Things go wrong. Regularly. In our daily work here at Yellow Pencil we run complex systems that span lots of hardware, and many vendors in different locations across the planet. Different groups are responsible to maintain and manage them. These systems get heavy use from teams that need them to do important work every day. Fire departments, mayors, garbage collectors, bus drivers… they all depend on the environments we set up to ensure they can get their work done. And it's only a matter of time before something goes wrong.
Part of our work is to plan resilient systems with our customers so they — the systems — don’t break. But we are a group of humans, working with other humans, and it’s inevitable that something will go wrong, so we create plans to respond when things go wrong. We have a shorthand around our office chat: it’s explosion.gif. There are certain keywords that show up in our chat room that trigger the ominous explosion.gif. It’s our way of acknowledging that things go wrong, and it keeps us on our toes. Whenever I see that gif show up in our chat it makes me chuckle, and it also makes me double-check my next plan.
When something goes wrong you have to fix it. I spend time each day troubleshooting a problem. It may be a small amount of time troubleshooting why the printer won’t work (or sadly, a long time). It may be that I’m spending an entire weekend troubleshooting why a client can’t access his website from inside the company network, but we can from outside the network. It may be tracking down the firewall changes in China that have pummeled our servers with data and requests because of a configuration change in the great firewall of China.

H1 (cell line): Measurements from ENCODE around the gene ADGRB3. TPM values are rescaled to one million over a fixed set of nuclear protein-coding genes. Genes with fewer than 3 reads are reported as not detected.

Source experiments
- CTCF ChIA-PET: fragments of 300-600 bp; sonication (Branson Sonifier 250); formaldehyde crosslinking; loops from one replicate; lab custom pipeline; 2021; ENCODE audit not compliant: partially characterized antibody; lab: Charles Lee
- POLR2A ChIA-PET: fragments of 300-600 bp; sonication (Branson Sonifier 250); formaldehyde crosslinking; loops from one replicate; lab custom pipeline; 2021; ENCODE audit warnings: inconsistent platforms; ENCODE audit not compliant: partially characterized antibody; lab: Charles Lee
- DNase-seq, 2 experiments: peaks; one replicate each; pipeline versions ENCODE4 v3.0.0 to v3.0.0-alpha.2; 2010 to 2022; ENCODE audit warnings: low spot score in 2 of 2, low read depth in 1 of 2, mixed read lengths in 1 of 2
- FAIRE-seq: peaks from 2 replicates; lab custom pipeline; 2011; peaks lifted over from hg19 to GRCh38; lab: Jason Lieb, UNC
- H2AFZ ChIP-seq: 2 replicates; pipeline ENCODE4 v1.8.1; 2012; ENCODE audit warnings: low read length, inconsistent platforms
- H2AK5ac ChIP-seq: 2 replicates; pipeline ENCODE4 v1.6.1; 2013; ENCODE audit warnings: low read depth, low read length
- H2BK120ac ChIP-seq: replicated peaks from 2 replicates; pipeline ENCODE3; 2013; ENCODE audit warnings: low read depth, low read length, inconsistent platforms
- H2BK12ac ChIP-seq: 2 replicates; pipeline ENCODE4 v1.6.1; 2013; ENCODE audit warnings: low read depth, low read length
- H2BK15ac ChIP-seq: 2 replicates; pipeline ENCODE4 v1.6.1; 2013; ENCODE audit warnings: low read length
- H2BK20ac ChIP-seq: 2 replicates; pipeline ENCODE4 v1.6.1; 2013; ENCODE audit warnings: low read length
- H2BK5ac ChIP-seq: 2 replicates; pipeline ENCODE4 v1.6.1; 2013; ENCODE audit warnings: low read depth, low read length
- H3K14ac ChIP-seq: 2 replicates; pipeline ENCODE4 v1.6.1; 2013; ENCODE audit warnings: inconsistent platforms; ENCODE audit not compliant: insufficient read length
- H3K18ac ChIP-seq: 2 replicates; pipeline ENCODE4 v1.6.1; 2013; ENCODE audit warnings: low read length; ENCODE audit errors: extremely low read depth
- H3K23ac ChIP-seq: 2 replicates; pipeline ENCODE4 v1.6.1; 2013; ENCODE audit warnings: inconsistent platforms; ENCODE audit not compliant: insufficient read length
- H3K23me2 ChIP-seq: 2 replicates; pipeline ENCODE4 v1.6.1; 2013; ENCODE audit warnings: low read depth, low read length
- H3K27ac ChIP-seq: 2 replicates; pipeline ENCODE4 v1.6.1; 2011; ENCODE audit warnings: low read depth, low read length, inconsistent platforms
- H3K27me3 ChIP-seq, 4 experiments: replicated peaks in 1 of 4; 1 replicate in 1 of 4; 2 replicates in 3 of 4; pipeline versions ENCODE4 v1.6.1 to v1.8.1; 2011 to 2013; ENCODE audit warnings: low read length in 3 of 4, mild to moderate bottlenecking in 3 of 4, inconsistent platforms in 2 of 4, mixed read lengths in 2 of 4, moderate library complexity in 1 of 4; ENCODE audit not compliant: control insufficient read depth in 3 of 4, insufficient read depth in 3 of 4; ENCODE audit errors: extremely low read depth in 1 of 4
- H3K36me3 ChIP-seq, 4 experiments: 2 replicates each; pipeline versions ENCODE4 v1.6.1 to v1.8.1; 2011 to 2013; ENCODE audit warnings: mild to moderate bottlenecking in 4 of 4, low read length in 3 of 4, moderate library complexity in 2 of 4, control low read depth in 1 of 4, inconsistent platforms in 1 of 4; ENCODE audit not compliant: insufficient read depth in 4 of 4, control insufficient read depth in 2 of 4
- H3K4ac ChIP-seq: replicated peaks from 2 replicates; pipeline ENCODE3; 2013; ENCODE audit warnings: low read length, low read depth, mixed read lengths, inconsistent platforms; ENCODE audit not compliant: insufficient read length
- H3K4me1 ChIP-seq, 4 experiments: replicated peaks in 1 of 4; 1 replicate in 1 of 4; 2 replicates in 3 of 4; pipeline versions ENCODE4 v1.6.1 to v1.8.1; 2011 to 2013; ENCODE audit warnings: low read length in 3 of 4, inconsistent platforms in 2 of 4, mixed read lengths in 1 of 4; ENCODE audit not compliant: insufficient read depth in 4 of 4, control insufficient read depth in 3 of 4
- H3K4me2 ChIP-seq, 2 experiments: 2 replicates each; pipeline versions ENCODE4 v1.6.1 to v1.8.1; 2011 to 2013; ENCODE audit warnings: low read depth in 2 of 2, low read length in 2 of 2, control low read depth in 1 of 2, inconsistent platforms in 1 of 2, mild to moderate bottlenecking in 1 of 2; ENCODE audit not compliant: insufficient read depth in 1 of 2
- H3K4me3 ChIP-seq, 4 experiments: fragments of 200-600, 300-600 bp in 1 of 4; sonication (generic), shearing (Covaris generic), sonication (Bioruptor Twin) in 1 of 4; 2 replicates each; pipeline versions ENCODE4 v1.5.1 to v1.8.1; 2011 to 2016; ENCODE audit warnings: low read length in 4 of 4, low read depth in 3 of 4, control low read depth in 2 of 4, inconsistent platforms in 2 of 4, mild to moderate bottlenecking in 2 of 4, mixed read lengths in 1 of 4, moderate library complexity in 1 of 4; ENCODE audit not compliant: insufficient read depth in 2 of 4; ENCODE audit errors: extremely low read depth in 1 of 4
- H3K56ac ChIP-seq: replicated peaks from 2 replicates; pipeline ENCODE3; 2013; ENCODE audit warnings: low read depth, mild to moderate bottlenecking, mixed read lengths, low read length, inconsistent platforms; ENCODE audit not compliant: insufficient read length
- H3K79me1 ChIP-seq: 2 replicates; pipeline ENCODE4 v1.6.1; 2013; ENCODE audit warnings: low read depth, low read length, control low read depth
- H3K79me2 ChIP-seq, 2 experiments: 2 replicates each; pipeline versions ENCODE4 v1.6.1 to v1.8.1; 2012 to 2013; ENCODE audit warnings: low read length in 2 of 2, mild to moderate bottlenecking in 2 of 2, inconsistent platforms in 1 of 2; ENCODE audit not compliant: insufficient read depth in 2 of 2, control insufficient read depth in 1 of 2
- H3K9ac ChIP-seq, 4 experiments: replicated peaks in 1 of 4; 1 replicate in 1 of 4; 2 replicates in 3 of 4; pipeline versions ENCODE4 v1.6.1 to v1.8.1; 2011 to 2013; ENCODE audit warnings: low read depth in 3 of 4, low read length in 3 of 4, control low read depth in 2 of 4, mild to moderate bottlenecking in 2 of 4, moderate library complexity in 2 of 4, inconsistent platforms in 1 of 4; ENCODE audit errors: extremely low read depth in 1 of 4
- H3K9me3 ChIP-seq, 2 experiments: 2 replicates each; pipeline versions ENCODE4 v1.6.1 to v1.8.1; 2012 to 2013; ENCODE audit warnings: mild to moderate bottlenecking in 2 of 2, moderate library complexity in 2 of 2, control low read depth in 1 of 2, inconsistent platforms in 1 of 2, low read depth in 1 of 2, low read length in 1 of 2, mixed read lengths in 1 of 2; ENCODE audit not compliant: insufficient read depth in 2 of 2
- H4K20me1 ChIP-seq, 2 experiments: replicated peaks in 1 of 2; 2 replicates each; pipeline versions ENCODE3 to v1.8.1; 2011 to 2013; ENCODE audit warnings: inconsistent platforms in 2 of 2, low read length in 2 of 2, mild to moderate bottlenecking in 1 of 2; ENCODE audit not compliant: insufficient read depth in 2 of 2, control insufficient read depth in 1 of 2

For each problem I have a consistent approach. I want to ask simple questions, collect and share data, and follow up until I have a solution. There are some important principles to problem-solving that I’ve collected over the years, and it’s a short list that I go back to whenever I get stuck with a problem.
1. Ask simple questions
Often, a problem comes as a messy collection of issues. Kind of like when my daughter was learning to put pony tails in her doll’s hair. You have to untangle them and start again at some point. Sometimes you’re picking out each individual strand of hair, and sometimes you ask a question that connects to many others and — magically — the entire head of doll’s hair flows smooth and silky. It’s a great feeling (solving a problem and fixing doll’s hair — trust me).
Work to break your problem into simple, small questions that you can test. Can I access this website from my desktop and my mobile phone? Yes. So it’s not a problem with our office network connection. Can someone from the client’s office access the website? No. So it’s up for some of us.
Sometimes simple questions can lead to complex answers. “Do the logs show any errors?” can lead to a complex review of logs across multiple applications and servers, but you should always be looking for something basic that you can report back on.
2. Collect and share data
Whenever you find the answer to a question, write it down or record it somewhere you can share with your problem-solving group. Even if it’s just you working through an issue it’s always good to write down the problem, your questions, and data. You may end up bouncing the problem off a colleague, and if the information is all in your head you can’t share it easily. Writing it out also helps you process the information and think it through. You’ll also spend far less time asking the same questions a second time. Or a third.